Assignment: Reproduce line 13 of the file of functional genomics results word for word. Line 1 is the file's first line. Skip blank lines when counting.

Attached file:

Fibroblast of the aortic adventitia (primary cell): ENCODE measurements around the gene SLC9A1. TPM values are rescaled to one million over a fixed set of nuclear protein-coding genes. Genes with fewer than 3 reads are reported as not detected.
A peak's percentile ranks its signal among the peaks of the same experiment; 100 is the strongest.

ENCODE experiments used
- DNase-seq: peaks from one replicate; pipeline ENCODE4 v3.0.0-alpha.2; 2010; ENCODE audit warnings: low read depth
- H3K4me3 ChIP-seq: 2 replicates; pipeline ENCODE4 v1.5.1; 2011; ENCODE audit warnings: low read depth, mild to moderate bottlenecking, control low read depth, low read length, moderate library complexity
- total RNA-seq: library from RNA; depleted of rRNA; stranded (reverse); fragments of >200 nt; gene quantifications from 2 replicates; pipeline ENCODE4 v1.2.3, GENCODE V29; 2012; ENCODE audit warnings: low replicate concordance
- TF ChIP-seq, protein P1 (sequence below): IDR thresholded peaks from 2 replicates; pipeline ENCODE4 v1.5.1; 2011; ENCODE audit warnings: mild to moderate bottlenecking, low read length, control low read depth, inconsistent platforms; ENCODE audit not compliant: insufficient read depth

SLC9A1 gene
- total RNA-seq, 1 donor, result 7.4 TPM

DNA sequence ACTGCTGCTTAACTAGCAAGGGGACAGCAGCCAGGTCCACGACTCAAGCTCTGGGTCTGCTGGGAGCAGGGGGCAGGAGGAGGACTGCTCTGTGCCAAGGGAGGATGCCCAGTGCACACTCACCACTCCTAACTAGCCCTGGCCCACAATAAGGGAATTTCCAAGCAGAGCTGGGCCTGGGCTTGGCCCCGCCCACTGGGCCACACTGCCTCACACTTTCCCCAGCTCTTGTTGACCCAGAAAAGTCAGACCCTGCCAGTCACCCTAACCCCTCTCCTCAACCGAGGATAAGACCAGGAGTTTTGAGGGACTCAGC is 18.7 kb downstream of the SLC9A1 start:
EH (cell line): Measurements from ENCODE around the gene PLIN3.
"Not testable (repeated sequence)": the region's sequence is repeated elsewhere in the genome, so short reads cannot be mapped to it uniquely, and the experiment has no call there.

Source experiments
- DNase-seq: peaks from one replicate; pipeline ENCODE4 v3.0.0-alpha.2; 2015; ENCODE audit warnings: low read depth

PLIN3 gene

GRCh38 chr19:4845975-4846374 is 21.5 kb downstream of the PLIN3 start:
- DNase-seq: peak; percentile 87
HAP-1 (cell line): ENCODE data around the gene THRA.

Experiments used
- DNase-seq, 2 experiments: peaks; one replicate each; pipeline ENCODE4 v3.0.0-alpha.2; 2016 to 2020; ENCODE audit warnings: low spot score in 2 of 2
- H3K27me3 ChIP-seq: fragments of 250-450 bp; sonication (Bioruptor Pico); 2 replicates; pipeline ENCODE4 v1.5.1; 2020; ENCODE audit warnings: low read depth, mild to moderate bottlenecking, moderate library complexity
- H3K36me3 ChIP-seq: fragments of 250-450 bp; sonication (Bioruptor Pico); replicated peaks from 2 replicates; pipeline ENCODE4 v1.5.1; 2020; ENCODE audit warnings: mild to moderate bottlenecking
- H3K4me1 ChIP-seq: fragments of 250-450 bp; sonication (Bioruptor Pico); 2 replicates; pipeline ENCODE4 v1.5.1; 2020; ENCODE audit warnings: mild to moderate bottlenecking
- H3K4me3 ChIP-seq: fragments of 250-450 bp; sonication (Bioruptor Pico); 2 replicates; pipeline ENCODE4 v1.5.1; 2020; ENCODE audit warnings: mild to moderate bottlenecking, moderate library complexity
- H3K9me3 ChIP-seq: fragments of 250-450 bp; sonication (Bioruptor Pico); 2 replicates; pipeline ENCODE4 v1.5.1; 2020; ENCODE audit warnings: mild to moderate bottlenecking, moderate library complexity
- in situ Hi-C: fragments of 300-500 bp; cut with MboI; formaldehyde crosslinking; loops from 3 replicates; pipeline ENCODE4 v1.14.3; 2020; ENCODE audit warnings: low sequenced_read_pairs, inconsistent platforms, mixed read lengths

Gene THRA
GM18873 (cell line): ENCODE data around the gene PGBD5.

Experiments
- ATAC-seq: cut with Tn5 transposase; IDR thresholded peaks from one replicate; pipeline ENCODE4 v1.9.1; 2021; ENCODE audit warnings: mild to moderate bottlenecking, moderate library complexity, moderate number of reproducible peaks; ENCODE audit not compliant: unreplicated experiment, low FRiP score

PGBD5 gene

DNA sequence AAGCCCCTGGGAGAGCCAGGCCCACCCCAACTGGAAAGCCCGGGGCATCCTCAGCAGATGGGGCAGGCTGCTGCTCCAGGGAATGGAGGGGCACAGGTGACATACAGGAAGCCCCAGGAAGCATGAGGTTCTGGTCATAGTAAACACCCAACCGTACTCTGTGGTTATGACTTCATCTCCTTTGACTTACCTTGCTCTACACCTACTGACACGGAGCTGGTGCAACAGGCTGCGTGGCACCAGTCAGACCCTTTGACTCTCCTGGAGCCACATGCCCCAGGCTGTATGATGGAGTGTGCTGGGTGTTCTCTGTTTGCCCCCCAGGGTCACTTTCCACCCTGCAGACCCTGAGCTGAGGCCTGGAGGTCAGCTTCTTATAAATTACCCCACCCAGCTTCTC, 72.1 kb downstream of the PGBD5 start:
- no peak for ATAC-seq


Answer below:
Source experiments